lack of a right to vote) nor violent (as in tyrannical societies). Harvey (1999) has used the term “civilized oppression” to characterize the everyday processes of oppression in normal life. Civilized oppression “is embedded in unquestioned norms, habits, and symbols, in the assumptions underlying institutions and rules, and the collective consequences of following those rules. It refers to the vast and deep injustices some groups suffer as a consequence of often unconscious assumptions and reactions of well-meaning people in ordinary interactions that are supported by the media and cultural stereotypes as well as by the structural features of bureaucratic hierarchies and market mechanisms” (Young, 1990, p. 41). We cannot eliminate this structural oppression by getting rid of the rulers or by making some new laws, because oppressions are systematically reproduced in the major economic, political, and cultural institutions. While specific privileged groups are the beneficiaries of the oppression of other groups, and thus have an interest in the continuation of the status quo, they do not typically understand themselves to be agents of oppression.” (Deutsch, 2006)

Src:
http://www-personal.umich.edu/~mdover/website/Oppression%20Compendium%20and%20Materials/Definitions%20of%20Oppression.pdf


The Magnitude and Limits of Oppression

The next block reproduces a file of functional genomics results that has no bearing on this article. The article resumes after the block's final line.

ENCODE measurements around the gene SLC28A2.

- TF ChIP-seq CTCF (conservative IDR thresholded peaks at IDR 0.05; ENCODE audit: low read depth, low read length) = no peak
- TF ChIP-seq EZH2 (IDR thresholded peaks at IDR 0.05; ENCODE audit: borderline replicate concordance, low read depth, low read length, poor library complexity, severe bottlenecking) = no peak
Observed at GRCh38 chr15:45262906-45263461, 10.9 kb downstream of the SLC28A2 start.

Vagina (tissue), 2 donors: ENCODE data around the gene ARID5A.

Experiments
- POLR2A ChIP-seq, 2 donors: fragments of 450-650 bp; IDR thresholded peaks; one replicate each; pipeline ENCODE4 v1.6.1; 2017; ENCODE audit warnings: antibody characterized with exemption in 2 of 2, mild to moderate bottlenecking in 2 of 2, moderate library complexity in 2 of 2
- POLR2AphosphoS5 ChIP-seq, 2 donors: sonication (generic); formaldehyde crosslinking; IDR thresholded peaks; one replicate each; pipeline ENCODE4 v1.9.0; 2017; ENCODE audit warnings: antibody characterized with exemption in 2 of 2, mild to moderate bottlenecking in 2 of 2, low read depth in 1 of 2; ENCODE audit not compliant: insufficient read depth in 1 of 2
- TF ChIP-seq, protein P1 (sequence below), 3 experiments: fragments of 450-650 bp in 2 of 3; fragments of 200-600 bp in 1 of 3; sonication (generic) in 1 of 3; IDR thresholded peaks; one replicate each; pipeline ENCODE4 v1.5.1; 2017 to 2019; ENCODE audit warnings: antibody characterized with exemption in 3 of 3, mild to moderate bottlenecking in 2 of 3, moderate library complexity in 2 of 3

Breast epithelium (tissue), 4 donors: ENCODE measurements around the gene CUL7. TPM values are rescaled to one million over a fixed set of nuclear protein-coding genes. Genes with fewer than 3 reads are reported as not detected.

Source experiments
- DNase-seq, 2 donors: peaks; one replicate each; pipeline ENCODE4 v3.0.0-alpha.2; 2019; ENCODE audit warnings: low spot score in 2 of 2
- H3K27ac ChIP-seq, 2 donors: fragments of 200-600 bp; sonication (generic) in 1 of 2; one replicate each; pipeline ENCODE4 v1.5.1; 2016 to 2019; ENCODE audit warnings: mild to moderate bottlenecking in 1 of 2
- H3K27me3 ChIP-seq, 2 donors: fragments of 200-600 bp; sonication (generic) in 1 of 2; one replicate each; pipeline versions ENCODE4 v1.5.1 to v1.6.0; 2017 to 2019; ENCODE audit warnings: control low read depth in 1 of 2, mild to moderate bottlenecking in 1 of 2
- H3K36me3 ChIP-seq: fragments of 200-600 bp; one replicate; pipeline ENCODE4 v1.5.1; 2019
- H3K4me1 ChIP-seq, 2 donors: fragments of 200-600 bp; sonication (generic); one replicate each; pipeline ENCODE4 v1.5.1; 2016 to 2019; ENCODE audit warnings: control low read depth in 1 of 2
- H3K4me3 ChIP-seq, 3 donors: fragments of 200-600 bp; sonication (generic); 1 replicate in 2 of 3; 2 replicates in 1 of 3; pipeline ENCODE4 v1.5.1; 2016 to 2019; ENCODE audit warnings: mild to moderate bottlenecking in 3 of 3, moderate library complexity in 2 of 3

Getting a handle on oppression is not easy.  There are many kinds of oppression and no practical way to measure the level of coercion which constitutes, ordinary or necessary coercion from excessive or oppressive coercion.  We may be able to understand that government oppression (as specified by the resolution) is a form of institutional oppression which may only effect certain groups within the society.  Certainly, anarchists within the society may see any kind of governmental coercion or control, such as by law enforcement, as oppressive.  I think, however, we cannot define the kind of structural oppression defined by Deutsch (see above) as relevant to the resolution.  If the oppression cannot be eliminated by changing the leaders and the government, then it would likely continue even with no government.  Nevertheless, it is not easy to identify political oppression which can simply disappear by a regime change except perhaps in cases where despots and dictators are instituting oppressive policies in order to strengthen and entrench the control and rule of the one or few.  At this point, the ruling government is no longer expressing the common will which defines a government in the worldview of philosophers such as Locke and certainly Rousseau.  In effect there is no government so on some levels, a universally oppressive government is an oxymoron, whereas, a government which is oppressive to segments of society may still be expressing the common will.